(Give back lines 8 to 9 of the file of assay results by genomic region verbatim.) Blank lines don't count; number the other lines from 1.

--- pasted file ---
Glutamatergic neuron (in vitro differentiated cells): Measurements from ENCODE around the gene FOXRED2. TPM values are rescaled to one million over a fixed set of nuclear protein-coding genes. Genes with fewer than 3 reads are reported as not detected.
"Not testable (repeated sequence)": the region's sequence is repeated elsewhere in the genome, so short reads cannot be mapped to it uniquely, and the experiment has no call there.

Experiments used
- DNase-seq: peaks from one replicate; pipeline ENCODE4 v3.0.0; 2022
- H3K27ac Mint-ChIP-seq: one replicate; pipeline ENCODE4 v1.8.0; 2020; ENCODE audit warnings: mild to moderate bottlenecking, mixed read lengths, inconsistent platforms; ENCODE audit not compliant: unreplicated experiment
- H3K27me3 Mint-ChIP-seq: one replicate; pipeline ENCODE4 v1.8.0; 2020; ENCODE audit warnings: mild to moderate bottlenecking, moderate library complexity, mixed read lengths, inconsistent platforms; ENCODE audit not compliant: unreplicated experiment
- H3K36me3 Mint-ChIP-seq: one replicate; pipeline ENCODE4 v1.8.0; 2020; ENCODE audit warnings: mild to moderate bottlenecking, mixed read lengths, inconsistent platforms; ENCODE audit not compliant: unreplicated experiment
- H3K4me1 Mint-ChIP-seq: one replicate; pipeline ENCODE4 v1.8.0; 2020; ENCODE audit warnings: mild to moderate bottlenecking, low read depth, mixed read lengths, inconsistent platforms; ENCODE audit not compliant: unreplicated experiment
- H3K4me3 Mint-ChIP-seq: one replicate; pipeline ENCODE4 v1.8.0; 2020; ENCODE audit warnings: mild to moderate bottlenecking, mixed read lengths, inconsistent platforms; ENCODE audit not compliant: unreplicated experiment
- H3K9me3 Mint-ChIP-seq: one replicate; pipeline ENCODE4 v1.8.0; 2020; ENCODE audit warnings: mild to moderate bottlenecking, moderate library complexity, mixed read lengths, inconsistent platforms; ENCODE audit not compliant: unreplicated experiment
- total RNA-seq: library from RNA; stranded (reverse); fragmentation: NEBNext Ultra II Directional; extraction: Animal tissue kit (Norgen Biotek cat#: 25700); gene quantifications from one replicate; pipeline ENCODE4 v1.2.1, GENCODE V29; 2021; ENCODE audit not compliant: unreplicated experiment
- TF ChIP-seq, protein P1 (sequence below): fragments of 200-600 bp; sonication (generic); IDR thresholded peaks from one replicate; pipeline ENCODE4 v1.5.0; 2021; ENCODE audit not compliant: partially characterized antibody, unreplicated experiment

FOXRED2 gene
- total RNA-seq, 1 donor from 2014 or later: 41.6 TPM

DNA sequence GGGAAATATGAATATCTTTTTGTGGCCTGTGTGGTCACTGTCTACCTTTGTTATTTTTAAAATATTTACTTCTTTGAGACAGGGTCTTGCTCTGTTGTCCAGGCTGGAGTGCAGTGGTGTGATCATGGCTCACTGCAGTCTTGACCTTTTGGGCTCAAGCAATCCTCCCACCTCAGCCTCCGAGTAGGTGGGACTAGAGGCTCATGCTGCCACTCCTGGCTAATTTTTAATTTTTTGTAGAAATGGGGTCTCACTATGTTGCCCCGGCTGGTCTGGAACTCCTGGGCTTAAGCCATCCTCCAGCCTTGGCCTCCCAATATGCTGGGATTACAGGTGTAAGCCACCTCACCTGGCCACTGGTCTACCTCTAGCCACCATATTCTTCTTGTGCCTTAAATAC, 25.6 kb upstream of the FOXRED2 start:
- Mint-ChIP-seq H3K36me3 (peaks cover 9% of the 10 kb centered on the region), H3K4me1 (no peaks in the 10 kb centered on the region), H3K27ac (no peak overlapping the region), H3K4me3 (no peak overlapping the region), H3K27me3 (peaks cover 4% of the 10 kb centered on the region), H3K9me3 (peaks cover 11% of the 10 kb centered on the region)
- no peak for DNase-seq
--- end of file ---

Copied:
- H3K4me1 Mint-ChIP-seq: one replicate; pipeline ENCODE4 v1.8.0; 2020; ENCODE audit warnings: mild to moderate bottlenecking, low read depth, mixed read lengths, inconsistent platforms; ENCODE audit not compliant: unreplicated experiment
- H3K4me3 Mint-ChIP-seq: one replicate; pipeline ENCODE4 v1.8.0; 2020; ENCODE audit warnings: mild to moderate bottlenecking, mixed read lengths, inconsistent platforms; ENCODE audit not compliant: unreplicated experiment